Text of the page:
With all the attention paid to health insurance in Alaska and across the nation, the issue remains confusing, complex and frustrating for many consumers in the state. What do the new health care reforms mean? How can you find affordable coverage? Before you start your search for medical insurance quotes, there are several factors to consider.
Alaska Health Insurance by the Numbers
These are some facts according to a study released by the University of Alaska-Anchorage:
- 2010 health care spending in Alaska reached an incredible $7.5 billion. That’s close to half the value of all the oil produced in Alaska that year. It’s also roughly equal to half the wages Alaskans collected in 2010.
- The state’s healthcare spending has been rising fast, tripling since 1990 and jumping 40 percent between 2005 and 2010. At current trends, it could double by 2020, reaching more than $14 billion.
- Individual Alaskans pay about 20 percent of those costs; state and federal programs pay around 40 percent; and private and government employers pay another 40 percent.
- Recent estimates indicate that about 18 percent of adults and 9 percent of children are uninsured. Based on 2010 census figures, those percentages equate to about 17,000 children and 94,000 adults.
- A day in an Alaska hospital costs an average of 50 percent more than in the U.S. as a whole, and costs for common procedures are roughly 35 percent higher in Alaska than elsewhere in the country.
What Is Health Insurance?
Health insurance is coverage that can protect you from the full expense of regular health care, as well as the costs of medical and surgical procedures. In exchange for paying a premium, your insurance company will cover the cost of your healthcare and certain types of medical procedures.
Health coverage may be available from your employer, but you also have the option of purchasing your healthcare coverage privately. If you are self-employed or unemployed, you may be able to get group insurance through professional associations or through private health insurance providers.
What Does Health Insurance Cover?
Health insurance can cover a variety of medical treatments and procedures, from regular checkups and family care to major surgery. The coverage will vary with different healthcare providers and plan types, so it is important to determine your needs before you buy a specific health insurance plan.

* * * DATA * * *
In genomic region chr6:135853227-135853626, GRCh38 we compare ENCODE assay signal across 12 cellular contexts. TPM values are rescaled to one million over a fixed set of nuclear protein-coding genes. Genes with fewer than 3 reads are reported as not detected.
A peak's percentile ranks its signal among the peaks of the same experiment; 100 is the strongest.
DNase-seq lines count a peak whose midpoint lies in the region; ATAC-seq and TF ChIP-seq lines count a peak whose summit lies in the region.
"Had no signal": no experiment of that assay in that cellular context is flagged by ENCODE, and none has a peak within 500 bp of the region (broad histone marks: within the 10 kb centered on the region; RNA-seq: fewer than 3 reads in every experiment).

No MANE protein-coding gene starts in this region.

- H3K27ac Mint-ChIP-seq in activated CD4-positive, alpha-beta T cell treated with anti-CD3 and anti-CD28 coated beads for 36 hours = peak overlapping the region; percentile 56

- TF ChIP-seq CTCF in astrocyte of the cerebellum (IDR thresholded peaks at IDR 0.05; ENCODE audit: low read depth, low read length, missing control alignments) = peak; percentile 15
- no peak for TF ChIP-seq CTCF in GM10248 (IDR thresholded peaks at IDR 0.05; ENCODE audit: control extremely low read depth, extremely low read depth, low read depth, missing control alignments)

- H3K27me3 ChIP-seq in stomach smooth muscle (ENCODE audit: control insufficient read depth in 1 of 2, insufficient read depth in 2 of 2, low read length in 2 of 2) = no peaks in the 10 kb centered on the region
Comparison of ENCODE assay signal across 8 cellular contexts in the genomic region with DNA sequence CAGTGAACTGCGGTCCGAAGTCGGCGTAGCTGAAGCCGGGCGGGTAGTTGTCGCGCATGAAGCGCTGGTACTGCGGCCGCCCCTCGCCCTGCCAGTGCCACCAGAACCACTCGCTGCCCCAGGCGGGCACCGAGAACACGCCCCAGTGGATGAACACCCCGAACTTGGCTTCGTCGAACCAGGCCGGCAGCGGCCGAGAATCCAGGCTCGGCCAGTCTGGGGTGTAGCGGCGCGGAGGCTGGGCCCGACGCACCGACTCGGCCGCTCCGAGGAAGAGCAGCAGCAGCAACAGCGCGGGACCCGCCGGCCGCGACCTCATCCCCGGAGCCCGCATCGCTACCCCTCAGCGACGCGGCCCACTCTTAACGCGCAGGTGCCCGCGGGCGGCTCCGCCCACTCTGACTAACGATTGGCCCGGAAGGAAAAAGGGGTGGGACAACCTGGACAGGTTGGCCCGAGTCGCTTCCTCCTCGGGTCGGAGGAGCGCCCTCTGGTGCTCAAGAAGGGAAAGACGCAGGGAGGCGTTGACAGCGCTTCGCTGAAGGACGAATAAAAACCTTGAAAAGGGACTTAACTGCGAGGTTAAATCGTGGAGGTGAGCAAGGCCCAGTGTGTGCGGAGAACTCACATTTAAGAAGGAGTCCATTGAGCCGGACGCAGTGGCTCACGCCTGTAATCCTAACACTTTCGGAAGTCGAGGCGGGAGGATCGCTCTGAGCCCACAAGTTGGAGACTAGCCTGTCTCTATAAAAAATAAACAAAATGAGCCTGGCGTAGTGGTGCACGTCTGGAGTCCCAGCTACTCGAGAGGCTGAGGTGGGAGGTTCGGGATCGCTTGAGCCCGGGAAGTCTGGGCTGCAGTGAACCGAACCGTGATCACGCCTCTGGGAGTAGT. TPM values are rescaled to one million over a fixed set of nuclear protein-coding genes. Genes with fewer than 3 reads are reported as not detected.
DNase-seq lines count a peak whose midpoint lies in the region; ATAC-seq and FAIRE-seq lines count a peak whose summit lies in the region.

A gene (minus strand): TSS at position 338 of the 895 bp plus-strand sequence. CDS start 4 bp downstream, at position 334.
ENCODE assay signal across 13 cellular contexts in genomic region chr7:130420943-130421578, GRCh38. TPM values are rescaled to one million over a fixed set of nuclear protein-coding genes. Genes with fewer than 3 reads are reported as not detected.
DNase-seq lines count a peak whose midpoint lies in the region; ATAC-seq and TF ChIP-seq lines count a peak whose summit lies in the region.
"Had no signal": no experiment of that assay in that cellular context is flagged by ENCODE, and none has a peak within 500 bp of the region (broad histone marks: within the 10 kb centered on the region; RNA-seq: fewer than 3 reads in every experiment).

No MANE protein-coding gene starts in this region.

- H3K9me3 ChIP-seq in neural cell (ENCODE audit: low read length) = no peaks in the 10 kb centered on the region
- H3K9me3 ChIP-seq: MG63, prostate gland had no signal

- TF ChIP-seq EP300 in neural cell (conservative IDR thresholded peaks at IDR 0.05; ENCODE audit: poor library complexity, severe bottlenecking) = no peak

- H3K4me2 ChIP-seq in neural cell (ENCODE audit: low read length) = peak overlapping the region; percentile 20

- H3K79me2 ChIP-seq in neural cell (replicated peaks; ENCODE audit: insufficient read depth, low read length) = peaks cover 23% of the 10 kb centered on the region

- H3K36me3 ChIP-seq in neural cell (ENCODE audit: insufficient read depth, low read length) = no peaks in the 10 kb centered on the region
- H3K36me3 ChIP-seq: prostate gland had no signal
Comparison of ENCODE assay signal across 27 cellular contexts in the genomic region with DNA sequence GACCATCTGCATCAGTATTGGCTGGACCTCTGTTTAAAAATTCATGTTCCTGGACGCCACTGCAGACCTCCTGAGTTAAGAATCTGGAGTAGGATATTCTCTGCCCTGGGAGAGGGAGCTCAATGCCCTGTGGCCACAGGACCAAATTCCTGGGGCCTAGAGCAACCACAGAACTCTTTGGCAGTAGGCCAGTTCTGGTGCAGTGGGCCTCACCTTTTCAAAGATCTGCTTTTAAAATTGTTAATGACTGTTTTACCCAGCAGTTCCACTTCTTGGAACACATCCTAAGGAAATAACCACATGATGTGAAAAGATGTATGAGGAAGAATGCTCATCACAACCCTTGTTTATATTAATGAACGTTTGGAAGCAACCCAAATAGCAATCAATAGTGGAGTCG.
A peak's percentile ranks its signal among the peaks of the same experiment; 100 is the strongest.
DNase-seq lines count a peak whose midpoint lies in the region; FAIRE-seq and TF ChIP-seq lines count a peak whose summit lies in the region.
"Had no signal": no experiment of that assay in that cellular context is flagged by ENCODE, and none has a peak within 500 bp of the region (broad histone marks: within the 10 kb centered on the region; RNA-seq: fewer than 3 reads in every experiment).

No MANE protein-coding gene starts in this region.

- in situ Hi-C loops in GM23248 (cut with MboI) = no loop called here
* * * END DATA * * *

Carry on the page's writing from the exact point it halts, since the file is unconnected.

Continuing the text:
Under the Affordable Care Act, all medical insurance policies must meet a minimum standard of coverage options including the following:
- Ambulatory care
- Emergency care
- Maternity care
- Mental health
- Substance abuse treatment
- Prescription drugs
- Rehabilitative and facilitative services
- Laboratory services
- Preventive services and chronic disease management
- Children’s dental and vision care
Make sure that you know what your policy covers, what family members are covered and what you will pay for the coverage. Some medical insurance policies like HMOs will only cover procedures performed by certain professionals in a network. A PPO will allow you to choose your provider and then pay based on that provider’s preferred status.
How Does Health Insurance Work in Alaska?
A typical AK health insurance plan requires the policyholder to pay monthly premiums for the coverage it offers, but that is not the only expense you will likely have to pay. Most healthcare plans have limits, deductibles and other out-of-pocket costs you will need to pay whenever you seek medical treatment. Those costs can include the following:
Co-payments: A co-payment is the cost you have to pay for medical services such as a doctor's visits and lab work, and for prescription medicine. Co-pays are typically around $25.
Deductibles: A deductible is the amount you have to pay before your insurance begins to cover medical expenses, during the covered year. If you do not meet your deductible within the year, your expenses do not carry over into the next year.
Coinsurance: Some policies may have coinsurance, which requires you to pay a certain percentage of the services rendered. Your coinsurance may be an amount you pay in addition to your co-pay and may apply toward your deductible.
You Are Required To Carry Health Insurance
One stipulation of the Affordable Care Act is the individual mandate that requires all people to carry medical insurance, or pay a fine of $95 per adult in the household or 1 percent of household income, whichever is greater.
Households that make between 100 and 400 percent of the federal poverty level for Alaska may qualify for a federal subsidy or tax credit for medical insurance. The federal subsidy is like a coupon the consumer can use to lower the cost of medical insurance.
What Will Your Health Insurance Quotes Look Like?
The quotes you receive from Alaska health insurance providers will vary depending on a number of factors, including these:
- Whether you need individual or family coverage
- The deductible you choose
- Your age
- Whether your employer pays some of the premium
- Whether you smoke
A typical health insurance plan for a single person in Alaska costs around $300 a month, while family coverage may be closer to $900 per month.
Where To Find Health Insurance in Alaska
You have probably heard about the slow and agonizing process of trying to find a health insurance policy on Alaska's newly minted exchange. The process does not have to be that complex. Knowledgeable, independent insurance agents in the Trusted Choice® network are always available to answer your questions, suggest coverage options and even assist you in filing a claim.
Contact a Trusted Choice member agent near you to find out how you can get the perfect health insurance policy that meets your needs and budget.